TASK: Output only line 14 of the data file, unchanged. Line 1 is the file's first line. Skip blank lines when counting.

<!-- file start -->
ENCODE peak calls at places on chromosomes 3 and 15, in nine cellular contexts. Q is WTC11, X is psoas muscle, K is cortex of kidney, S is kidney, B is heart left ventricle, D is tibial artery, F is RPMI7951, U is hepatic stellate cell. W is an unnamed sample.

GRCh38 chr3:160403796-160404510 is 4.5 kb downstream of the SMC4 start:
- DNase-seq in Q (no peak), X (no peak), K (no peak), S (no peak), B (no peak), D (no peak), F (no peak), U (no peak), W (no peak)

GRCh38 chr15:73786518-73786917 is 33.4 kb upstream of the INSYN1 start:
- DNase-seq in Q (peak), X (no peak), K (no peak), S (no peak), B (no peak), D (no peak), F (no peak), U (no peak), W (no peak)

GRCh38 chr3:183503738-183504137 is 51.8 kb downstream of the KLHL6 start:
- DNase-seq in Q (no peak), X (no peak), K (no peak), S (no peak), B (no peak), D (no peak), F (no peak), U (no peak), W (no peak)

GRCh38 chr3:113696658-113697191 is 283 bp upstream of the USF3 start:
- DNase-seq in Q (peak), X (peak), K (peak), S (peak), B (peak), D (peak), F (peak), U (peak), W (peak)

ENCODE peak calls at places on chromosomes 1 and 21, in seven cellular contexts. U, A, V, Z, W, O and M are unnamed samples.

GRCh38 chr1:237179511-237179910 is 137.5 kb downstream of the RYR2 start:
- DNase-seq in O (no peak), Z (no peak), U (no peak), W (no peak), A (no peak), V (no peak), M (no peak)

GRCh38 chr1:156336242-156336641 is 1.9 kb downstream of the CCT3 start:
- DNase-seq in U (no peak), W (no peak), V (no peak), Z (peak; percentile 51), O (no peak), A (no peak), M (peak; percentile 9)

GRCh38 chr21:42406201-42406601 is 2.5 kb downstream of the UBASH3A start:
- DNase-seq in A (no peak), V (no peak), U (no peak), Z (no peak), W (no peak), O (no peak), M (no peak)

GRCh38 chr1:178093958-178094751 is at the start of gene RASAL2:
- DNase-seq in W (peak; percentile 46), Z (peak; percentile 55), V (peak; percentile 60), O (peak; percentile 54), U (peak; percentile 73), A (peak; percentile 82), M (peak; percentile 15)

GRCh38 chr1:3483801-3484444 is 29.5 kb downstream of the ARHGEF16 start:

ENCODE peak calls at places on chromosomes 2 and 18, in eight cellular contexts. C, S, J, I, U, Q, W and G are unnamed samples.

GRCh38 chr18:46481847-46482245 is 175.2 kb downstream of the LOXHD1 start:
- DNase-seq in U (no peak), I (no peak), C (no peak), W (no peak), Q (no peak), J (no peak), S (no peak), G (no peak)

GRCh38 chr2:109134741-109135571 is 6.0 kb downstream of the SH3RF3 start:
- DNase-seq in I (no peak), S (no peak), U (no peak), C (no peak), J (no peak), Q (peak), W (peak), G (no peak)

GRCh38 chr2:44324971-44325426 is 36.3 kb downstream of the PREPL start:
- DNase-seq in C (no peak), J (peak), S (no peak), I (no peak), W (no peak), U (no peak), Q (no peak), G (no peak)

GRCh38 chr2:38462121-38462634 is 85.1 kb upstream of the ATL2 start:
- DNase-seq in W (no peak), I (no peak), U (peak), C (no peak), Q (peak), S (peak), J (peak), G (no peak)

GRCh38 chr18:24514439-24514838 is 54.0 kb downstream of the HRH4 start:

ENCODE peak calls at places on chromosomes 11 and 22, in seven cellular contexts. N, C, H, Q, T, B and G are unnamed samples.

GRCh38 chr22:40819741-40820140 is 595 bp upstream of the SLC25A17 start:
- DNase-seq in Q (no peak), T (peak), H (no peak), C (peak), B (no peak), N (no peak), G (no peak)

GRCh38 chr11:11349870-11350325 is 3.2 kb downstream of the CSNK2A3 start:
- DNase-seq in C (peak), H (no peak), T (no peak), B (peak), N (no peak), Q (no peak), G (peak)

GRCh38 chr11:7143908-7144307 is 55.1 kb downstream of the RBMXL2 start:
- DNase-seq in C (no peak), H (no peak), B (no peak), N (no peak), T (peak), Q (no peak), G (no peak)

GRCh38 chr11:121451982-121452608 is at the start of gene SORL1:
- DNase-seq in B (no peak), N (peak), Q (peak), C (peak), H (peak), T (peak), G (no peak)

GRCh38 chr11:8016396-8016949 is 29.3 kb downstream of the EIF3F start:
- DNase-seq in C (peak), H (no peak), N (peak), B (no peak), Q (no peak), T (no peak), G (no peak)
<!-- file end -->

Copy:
- DNase-seq in U (no peak), W (no peak), V (no peak), Z (peak; percentile 51), O (no peak), A (no peak), M (peak; percentile 9)